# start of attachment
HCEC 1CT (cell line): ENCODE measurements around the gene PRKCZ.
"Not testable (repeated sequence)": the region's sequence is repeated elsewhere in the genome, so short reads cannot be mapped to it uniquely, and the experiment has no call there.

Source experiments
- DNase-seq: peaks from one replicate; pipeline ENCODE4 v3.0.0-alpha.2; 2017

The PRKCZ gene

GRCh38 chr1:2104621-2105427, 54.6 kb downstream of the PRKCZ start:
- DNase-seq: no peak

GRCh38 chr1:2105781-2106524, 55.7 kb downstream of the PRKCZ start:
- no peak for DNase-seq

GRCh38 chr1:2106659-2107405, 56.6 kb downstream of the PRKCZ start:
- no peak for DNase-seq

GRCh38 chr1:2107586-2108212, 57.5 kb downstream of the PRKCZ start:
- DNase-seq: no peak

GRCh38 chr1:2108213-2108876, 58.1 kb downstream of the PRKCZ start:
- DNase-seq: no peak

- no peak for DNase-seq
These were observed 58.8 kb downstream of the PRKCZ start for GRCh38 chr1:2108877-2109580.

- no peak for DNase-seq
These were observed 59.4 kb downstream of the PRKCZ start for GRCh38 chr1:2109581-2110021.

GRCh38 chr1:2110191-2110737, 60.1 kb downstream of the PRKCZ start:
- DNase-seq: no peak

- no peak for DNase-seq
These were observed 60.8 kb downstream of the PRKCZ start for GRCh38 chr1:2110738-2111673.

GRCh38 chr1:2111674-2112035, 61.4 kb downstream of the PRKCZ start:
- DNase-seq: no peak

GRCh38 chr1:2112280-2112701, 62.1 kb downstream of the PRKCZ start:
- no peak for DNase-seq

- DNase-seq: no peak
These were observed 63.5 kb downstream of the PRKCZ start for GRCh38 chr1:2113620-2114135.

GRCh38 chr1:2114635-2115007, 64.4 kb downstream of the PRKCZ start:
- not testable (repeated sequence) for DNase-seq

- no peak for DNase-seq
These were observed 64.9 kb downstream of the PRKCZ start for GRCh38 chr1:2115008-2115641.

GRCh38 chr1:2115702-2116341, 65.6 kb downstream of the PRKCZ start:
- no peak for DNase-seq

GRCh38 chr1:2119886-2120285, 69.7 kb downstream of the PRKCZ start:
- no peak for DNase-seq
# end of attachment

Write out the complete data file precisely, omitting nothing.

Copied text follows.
HCEC 1CT (cell line): ENCODE measurements around the gene PRKCZ.
"Not testable (repeated sequence)": the region's sequence is repeated elsewhere in the genome, so short reads cannot be mapped to it uniquely, and the experiment has no call there.

Source experiments
- DNase-seq: peaks from one replicate; pipeline ENCODE4 v3.0.0-alpha.2; 2017

The PRKCZ gene

GRCh38 chr1:2104621-2105427, 54.6 kb downstream of the PRKCZ start:
- DNase-seq: no peak

GRCh38 chr1:2105781-2106524, 55.7 kb downstream of the PRKCZ start:
- no peak for DNase-seq

GRCh38 chr1:2106659-2107405, 56.6 kb downstream of the PRKCZ start:
- no peak for DNase-seq

GRCh38 chr1:2107586-2108212, 57.5 kb downstream of the PRKCZ start:
- DNase-seq: no peak

GRCh38 chr1:2108213-2108876, 58.1 kb downstream of the PRKCZ start:
- DNase-seq: no peak

- no peak for DNase-seq
These were observed 58.8 kb downstream of the PRKCZ start for GRCh38 chr1:2108877-2109580.

- no peak for DNase-seq
These were observed 59.4 kb downstream of the PRKCZ start for GRCh38 chr1:2109581-2110021.

GRCh38 chr1:2110191-2110737, 60.1 kb downstream of the PRKCZ start:
- DNase-seq: no peak

- no peak for DNase-seq
These were observed 60.8 kb downstream of the PRKCZ start for GRCh38 chr1:2110738-2111673.

GRCh38 chr1:2111674-2112035, 61.4 kb downstream of the PRKCZ start:
- DNase-seq: no peak

GRCh38 chr1:2112280-2112701, 62.1 kb downstream of the PRKCZ start:
- no peak for DNase-seq

- DNase-seq: no peak
These were observed 63.5 kb downstream of the PRKCZ start for GRCh38 chr1:2113620-2114135.

GRCh38 chr1:2114635-2115007, 64.4 kb downstream of the PRKCZ start:
- not testable (repeated sequence) for DNase-seq

- no peak for DNase-seq
These were observed 64.9 kb downstream of the PRKCZ start for GRCh38 chr1:2115008-2115641.

GRCh38 chr1:2115702-2116341, 65.6 kb downstream of the PRKCZ start:
- no peak for DNase-seq

GRCh38 chr1:2119886-2120285, 69.7 kb downstream of the PRKCZ start:
- no peak for DNase-seq